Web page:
7: Fifth Door: expansive domains [6:46]
8: Sixth Door: the lake of tears [13:52]
9: Seventh Door [9:47]
It’s pretty dark, disturbing stuff – now some of those pictures of Bartok (from previous blogs here and here) make a little more sense.
Chicago Symphony Orchestra – Sir Georg Solti, conductor (London)
Recorded: Orchestra Hall, Chicago – January 1981
Yeah, now we’re talking – that’s SIR Georg Solti to you, buddy – close personal friend of Mr. Bartok!
ORIGINAL LINER NOTES:
Bela Bartok, A Personal Note (Georg Solti, London, 1981):
“When I was studying music in Budapest, I was lucky enough to encounter Bela Bartok in very varied circumstances. He was a calm and introverted man, who spoke little, but who greatly enjoyed the company of young people and who was enormously touched by their admiration. Above all things he hated intolerance, dictatorship and fascism, which drove him from the native Hungary he so loved.
First of all, I was in his piano class for a short time. He was a marvelous teacher, who never interrupted his pupils, but let them play through to the end and then took their place to show them how the piece should be played!
A little later, as a member of the jury for the Liszt Academy’s composition examinations, he had occasion a number of times to judge my compositions, which must have been particularly horrible to him!
In 1938, I turned pages for him at the first public performance of his Sonata for Two Pianos and Percussion, which he played with his wife. This took place at the Budapest Opera, but sadly only the young people in the audience applauded the work and saw the true importance of such a masterpiece.
It was also at the Budapest Opera that I was able to watch him while he was supervising the production of The Miraculous Mandarin. He was very meticulous and I remember how he would stand in the hall, his metronome in his hand, checking the tempi.
When preparing these two works for the recording, I was determined that the tempi should be exactly as Bartok wrote and this led me to some extraordinary discoveries, chief of which was in the second movement of the Concerto for Orchestra. The printed score gives crochet equals 74, which is extremely slow, but I thought that I must follow what it says.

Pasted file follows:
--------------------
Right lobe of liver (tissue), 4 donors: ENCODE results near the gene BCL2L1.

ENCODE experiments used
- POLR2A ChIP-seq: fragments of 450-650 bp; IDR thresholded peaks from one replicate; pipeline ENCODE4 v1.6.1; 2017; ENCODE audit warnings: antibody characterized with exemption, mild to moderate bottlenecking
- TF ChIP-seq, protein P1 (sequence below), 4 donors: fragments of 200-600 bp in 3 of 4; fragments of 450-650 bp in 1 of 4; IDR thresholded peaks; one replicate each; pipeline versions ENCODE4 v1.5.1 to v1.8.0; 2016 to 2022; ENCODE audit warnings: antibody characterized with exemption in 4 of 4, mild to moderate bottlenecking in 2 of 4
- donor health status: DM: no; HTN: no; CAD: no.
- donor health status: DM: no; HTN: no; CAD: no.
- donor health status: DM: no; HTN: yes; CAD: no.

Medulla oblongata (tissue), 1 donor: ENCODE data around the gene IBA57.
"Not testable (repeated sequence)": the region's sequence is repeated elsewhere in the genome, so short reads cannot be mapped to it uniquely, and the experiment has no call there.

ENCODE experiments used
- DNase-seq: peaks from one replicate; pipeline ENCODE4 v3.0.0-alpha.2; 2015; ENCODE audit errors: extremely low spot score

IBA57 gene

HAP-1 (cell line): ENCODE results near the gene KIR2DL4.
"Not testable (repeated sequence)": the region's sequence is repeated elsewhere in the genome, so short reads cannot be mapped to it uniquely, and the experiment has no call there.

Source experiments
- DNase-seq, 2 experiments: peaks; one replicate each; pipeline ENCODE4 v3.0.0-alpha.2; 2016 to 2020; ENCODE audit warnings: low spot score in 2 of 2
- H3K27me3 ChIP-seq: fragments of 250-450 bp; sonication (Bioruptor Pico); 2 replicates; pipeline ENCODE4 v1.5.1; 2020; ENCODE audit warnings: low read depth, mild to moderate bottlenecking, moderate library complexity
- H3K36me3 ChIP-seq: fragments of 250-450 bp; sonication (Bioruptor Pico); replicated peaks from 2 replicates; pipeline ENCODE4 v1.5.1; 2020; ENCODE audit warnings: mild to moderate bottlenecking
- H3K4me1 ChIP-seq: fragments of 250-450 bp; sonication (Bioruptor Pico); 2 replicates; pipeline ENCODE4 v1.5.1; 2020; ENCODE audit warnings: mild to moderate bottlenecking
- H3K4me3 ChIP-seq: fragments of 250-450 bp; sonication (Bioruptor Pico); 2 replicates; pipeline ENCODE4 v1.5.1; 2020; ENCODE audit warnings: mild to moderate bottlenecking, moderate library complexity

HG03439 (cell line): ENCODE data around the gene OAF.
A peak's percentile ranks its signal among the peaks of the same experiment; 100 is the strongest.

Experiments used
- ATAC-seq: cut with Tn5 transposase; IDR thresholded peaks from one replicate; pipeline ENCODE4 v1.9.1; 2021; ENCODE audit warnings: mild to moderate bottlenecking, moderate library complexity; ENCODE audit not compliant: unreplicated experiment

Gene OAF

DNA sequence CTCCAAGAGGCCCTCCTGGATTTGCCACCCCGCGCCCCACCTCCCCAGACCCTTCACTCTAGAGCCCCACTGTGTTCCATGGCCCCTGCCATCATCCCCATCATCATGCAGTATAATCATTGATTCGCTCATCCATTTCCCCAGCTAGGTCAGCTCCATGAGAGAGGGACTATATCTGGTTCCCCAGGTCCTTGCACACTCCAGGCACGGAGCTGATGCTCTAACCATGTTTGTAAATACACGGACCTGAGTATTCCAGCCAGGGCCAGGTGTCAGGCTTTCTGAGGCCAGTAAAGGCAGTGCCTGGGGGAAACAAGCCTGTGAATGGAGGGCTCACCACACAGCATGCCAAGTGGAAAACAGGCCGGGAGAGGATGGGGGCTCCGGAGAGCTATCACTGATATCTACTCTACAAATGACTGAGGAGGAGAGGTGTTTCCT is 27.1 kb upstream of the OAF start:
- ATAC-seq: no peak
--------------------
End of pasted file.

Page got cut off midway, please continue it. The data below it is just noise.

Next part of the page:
When we rehearsed I could see that the musicians didn’t like it at all and in the break the side drum player (who starts the movement with a solo) came to me and said “Maestro, my part is marked crochet equals 94,” which I thought must be a mistake, since none of the other parts have a tempo marking.
The only way to check was to locate the manuscript and through the courtesy of the Library of Congress in Washington, we obtained a copy of the relevant page, which not only clearly showed crochet equals 94, but a tempo marking of Allegro scherzando (the printed score gives ‘Allegretto scherzando).
Furthermore, Bartok headed it ‘Presentando le coppie’ (Presentation of the pairs) not ‘Giuocco delle coppie’ (Game of the pairs). I was most excited by this, because it becomes a quite different piece.
The programme of the first performance in Boston clearly has the movement marked ‘Allegro scherzando’ and the keeper of the Bartok archives was able to give us further conclusive evidence that the faster tempo must be correct.
I have no doubt that thousands of performances, including my own up until now, have been given at the wrong speed!”
BARTOK: CONCERTO FOR ORCHESTRA (Notes by: Lionel Salter):
While Bartok was ill in the USA in 1943, Koussevitzky came to his hospital room to offer him a commission for an orchestral work; in reality this had been urged by Szigeti and Fritz Reiner in an effort to alleviate the composer’s impoverished condition and his feelings of frustration, though this had to be kept secret from him, as his pride would not have allowed him to accept anything that smacked of charity.
The outcome was the Concerto for Orchestra – his last orchestral work except for the Third Piano Concertoand the unfinished Viola Concerto– which was completed in eight weeks and called for a very large orchestra, instruments often being treated “in a solostic manner,” as he said in his initial analysis.
Its first performance in Boston on December 1, 1944 was an instant success. The gratified composer wrote in a letter, “Koussevitzky is very enthusiastic and says it is “the best orchestra piece of the last 25 years’ (including the works of his idol Shostakovich‘).” The last words refer to Bartok’s pique that, while he himself had been neglected, Shostakovich’s“Leningrad” Symphony, with its “ridiculous” march theme, had, owing to wartime feelings, been widely welcomed: the Concertobears evidence of his understandable reaction.